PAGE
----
Gurnee reserves remain healthy despite pandemic, village officials say

  • Because of coronavirus-related revenue drops at important businesses such as Six Flags Great America, Gurnee had to dip into reserves last year and likely will do so again this year.

    Because of coronavirus-related revenue drops at important businesses such as Six Flags Great America, Gurnee had to dip into reserves last year and likely will do so again this year. Daily Herald file photo, 2019

 
 
Updated 3/3/2021 9:34 PM

Economic lessons from 2008 helped the village of Gurnee weather the financial fallout of COVID-19, officials said this week.

Mayor Kristina Kovarik said after the 2008 economic downturn the village -- which levies no local property tax and is greatly reliant on sales tax revenue -- was in a bad way for several years.

 

"It took us until around 2013 to start our recovery," Kovarik said. "We learned our lesson."

Ever since, the village staff has prioritized setting money aside each year in case of another emergency.

The results of that preparation could be seen Monday night during a budget workshop led by Brian Gosnell, the village finance director, who said the village's reserves remain healthy despite the pandemic.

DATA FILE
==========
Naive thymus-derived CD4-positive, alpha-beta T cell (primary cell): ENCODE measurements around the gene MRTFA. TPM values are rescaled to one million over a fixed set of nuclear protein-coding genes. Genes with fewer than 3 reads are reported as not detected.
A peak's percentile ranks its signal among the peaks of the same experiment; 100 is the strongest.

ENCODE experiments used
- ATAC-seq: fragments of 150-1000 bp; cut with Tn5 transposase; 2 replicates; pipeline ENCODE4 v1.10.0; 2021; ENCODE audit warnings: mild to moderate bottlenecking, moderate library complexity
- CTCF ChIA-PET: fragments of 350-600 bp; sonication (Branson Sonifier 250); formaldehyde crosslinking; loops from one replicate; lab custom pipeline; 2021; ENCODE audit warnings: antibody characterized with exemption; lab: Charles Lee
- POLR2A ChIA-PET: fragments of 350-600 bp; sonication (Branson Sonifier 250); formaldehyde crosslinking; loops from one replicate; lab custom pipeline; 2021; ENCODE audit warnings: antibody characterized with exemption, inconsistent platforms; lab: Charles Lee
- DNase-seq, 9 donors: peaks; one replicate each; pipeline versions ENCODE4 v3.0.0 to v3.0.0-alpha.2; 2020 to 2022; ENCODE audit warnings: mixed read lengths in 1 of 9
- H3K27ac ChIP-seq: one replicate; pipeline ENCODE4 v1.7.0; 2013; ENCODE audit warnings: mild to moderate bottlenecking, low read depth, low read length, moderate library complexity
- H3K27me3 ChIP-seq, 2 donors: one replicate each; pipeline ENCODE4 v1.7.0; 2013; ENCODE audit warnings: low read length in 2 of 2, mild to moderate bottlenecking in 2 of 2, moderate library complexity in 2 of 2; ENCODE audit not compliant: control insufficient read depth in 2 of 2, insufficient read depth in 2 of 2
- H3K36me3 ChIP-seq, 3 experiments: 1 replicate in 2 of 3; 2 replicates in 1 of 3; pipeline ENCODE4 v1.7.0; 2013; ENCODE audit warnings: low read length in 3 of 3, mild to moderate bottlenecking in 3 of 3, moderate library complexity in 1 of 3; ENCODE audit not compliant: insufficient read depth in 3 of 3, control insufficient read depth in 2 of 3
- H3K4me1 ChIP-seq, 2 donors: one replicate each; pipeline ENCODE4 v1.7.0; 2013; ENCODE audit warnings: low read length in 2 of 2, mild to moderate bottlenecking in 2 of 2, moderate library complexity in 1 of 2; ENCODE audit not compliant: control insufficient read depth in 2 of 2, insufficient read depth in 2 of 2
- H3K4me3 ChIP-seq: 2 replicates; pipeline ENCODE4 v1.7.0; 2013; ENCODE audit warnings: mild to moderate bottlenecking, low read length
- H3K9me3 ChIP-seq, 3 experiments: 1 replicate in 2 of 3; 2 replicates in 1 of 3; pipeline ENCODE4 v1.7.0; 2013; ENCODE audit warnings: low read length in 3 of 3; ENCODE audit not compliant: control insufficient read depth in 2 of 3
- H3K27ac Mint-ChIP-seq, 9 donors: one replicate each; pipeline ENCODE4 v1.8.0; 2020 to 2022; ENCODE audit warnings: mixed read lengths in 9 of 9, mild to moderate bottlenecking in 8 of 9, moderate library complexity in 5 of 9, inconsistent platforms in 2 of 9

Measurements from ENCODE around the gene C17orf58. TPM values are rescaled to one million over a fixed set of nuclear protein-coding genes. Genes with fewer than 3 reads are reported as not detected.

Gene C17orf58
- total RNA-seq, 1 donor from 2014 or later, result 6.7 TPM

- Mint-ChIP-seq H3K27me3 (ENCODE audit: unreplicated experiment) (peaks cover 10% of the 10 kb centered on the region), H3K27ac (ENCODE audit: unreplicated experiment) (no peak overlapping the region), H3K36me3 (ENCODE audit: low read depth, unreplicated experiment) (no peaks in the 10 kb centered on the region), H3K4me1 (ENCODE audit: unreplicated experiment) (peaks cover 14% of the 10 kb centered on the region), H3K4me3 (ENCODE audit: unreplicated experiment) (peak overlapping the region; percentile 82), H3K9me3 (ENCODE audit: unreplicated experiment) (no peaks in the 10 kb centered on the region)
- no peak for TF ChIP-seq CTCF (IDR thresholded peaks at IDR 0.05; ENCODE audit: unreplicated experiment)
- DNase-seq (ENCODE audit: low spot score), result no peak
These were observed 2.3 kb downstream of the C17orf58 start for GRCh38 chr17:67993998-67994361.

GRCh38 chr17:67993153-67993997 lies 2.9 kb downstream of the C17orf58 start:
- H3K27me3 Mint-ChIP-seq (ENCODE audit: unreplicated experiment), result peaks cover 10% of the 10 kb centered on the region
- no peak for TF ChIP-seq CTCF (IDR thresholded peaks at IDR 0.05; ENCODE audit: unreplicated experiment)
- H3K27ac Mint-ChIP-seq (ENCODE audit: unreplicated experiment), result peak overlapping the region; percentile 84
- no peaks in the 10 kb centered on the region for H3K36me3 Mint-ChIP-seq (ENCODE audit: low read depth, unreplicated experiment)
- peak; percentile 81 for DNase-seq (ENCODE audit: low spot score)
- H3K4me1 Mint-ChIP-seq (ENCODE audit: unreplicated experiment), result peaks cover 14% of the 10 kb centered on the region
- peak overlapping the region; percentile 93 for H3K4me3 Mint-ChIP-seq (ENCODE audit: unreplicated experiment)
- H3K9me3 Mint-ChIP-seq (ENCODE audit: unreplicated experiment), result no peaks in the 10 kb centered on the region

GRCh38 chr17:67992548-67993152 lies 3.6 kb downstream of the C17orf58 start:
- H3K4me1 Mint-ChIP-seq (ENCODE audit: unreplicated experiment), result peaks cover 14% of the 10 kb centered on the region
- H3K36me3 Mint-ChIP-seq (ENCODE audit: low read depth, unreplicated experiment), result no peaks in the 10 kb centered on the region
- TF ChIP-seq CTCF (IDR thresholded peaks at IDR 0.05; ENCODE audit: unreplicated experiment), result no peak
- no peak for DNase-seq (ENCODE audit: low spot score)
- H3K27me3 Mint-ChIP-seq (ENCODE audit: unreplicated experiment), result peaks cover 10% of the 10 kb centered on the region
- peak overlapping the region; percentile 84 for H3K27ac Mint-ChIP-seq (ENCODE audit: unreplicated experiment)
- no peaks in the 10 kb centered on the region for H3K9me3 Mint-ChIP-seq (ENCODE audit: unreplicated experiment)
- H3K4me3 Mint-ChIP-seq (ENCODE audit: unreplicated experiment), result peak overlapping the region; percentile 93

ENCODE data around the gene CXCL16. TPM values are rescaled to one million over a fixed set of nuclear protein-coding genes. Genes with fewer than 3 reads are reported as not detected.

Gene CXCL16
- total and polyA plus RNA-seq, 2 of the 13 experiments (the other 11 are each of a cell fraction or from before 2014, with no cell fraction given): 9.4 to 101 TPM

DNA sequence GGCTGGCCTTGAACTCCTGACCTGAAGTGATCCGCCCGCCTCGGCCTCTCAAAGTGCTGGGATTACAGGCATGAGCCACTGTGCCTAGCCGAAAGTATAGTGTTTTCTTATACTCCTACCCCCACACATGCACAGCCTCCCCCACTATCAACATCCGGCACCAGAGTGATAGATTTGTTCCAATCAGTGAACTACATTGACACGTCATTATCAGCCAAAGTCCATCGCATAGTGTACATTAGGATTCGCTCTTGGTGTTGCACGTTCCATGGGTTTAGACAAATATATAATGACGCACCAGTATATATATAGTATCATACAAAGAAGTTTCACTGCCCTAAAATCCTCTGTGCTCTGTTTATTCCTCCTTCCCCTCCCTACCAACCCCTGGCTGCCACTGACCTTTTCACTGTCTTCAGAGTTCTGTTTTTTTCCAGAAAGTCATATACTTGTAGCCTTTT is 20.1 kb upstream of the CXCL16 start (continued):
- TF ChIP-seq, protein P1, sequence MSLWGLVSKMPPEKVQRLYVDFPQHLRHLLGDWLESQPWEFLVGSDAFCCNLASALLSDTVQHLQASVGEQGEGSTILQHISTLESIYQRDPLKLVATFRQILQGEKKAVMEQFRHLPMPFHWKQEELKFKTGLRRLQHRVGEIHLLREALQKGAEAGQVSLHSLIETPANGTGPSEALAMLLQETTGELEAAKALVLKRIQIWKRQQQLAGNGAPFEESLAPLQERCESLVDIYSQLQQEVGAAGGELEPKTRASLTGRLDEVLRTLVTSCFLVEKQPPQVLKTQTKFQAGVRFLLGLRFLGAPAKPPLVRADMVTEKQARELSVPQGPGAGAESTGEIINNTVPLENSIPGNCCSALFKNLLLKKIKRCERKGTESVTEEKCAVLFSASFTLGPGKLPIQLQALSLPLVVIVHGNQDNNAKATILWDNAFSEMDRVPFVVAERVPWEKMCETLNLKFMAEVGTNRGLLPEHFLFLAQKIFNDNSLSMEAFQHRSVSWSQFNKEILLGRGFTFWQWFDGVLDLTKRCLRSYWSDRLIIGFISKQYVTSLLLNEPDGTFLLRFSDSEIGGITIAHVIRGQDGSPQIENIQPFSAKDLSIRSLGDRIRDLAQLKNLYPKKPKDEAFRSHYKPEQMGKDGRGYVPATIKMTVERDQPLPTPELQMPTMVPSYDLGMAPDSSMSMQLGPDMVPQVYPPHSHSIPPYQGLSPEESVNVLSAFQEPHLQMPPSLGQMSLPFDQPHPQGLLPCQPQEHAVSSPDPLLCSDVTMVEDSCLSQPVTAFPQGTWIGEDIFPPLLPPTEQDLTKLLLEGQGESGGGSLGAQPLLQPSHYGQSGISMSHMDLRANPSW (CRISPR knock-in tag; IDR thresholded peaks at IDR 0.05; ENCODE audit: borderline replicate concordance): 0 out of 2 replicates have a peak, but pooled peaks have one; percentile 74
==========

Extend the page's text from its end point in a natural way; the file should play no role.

Gosnell said the village used $2.9 million of the reserves in the current fiscal year and plans to use just under $1 million from reserves in the upcoming fiscal year, which begins in July. But even after using about $4 million in two years, the village expects to have a reserve fund of $22.8 million, which is 55.3% of the planned expenditures.

Kovarik said she would prefer the reserve to be at 70% of planned expenditures but added she is glad the reserve is still healthy.

"I'm urging the board to be conservative," Kovarik said. "I don't want to bleed those reserves off too fast. It could be four years before we're back to a 2019 economy and can start saving again."

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In addition to squirreling away money for a rainy day, the village staff also planned to respond to economic downturns with spending cuts that could be implemented quickly, without special board action. That included freezing hiring, not paying cost-of-living adjustments to employees and suspending promotions.

Kovarik said she is proud of village employees for making sacrifices.

"Village employees really stepped up to show their commitment to providing the services residents expect," Kovarik said.

"You don't see that very often, and it is a testament to Pat's leadership," Kovarik said, referring to Village Administrator Patrick Muetz.

During his presentation Monday, Gosnell said he expects the village's big revenue sources -- including sales, amusement and hotel taxes -- to recapture 75% of the COVID-19 loss this coming year and the remaining 25% the year after.

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